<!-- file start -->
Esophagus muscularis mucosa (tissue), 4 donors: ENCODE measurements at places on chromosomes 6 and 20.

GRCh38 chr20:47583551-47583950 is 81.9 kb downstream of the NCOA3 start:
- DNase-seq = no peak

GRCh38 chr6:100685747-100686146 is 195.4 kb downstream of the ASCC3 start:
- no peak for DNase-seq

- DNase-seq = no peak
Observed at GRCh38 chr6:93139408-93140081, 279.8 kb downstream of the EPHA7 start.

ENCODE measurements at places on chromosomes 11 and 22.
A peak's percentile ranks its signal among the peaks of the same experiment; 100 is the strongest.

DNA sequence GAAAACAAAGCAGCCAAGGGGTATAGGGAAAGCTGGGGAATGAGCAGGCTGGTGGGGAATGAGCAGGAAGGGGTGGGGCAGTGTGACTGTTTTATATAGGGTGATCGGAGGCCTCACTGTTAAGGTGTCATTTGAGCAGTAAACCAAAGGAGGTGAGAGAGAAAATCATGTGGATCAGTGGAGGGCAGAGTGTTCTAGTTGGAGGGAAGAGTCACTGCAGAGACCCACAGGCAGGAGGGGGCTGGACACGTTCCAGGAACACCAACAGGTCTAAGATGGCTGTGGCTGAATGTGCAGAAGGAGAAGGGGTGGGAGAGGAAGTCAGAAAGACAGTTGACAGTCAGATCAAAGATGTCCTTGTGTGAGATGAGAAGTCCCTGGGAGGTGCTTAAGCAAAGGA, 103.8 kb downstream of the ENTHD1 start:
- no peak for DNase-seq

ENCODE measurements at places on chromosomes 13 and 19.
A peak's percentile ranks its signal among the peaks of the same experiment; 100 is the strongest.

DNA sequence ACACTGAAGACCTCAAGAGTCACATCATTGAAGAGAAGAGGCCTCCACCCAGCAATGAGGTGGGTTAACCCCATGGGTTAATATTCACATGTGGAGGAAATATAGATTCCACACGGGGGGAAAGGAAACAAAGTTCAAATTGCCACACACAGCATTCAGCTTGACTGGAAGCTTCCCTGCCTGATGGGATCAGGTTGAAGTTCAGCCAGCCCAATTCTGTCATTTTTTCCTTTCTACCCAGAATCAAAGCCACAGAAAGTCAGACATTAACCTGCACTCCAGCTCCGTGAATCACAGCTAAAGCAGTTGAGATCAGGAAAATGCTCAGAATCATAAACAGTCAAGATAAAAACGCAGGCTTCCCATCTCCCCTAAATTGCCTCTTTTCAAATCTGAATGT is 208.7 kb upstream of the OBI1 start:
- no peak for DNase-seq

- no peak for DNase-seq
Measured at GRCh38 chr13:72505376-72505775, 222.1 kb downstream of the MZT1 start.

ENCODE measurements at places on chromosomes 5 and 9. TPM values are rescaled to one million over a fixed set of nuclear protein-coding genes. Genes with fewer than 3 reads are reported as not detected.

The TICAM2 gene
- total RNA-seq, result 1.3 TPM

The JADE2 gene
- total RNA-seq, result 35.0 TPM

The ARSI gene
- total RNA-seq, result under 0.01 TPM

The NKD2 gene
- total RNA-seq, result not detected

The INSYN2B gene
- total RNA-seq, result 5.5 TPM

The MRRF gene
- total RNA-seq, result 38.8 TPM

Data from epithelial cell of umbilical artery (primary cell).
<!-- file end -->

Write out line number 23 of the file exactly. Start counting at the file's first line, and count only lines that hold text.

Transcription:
The ARSI gene